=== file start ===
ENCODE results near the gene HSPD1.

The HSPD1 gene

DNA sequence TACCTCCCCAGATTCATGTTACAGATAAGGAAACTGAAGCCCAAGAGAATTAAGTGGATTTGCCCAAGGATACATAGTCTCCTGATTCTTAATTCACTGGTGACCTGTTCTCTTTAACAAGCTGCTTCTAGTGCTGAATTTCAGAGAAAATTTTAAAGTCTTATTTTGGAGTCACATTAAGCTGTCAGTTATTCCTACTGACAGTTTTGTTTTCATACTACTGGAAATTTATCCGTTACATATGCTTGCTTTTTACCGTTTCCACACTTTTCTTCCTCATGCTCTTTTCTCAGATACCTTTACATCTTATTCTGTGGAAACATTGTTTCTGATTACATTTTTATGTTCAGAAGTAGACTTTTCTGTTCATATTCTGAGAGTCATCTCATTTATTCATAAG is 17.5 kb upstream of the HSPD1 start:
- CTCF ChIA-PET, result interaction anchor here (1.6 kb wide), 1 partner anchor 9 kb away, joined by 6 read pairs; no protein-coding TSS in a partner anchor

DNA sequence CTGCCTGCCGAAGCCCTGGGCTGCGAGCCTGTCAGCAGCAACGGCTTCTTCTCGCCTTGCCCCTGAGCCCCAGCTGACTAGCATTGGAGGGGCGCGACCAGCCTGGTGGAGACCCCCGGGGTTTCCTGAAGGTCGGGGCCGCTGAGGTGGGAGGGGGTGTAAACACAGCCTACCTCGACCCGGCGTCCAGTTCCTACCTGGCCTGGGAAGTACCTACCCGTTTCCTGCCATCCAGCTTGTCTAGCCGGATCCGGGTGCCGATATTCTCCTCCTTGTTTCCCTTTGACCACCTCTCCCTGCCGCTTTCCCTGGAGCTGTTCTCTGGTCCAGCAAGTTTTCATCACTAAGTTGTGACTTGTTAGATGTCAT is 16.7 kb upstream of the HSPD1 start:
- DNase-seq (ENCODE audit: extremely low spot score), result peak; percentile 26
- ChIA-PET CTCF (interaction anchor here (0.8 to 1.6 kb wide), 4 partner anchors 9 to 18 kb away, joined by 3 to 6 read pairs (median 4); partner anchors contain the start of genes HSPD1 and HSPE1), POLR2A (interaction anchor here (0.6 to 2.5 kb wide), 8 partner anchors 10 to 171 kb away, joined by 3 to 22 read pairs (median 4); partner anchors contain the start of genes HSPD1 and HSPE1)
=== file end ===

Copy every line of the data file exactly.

ENCODE results near the gene HSPD1.

The HSPD1 gene

DNA sequence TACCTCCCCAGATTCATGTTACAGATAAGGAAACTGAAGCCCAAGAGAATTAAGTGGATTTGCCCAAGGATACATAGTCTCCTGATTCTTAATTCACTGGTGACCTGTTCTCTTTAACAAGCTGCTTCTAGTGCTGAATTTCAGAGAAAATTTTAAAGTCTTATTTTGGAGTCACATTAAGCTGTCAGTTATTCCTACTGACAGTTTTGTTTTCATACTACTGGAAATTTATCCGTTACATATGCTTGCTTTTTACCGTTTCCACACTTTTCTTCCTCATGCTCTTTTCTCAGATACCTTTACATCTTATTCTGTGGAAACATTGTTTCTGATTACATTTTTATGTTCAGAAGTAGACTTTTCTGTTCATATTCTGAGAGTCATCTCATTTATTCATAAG is 17.5 kb upstream of the HSPD1 start:
- CTCF ChIA-PET, result interaction anchor here (1.6 kb wide), 1 partner anchor 9 kb away, joined by 6 read pairs; no protein-coding TSS in a partner anchor

DNA sequence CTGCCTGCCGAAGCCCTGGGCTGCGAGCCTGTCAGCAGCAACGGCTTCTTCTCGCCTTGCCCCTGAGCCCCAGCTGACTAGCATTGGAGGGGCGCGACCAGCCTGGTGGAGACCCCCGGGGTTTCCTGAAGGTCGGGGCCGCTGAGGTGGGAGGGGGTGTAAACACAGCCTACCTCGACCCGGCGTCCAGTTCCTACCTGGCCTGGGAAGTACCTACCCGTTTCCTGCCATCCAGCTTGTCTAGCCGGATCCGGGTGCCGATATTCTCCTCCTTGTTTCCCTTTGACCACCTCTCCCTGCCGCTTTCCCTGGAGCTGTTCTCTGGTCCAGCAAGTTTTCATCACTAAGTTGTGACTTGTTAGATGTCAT is 16.7 kb upstream of the HSPD1 start:
- DNase-seq (ENCODE audit: extremely low spot score), result peak; percentile 26
- ChIA-PET CTCF (interaction anchor here (0.8 to 1.6 kb wide), 4 partner anchors 9 to 18 kb away, joined by 3 to 6 read pairs (median 4); partner anchors contain the start of genes HSPD1 and HSPE1), POLR2A (interaction anchor here (0.6 to 2.5 kb wide), 8 partner anchors 10 to 171 kb away, joined by 3 to 22 read pairs (median 4); partner anchors contain the start of genes HSPD1 and HSPE1)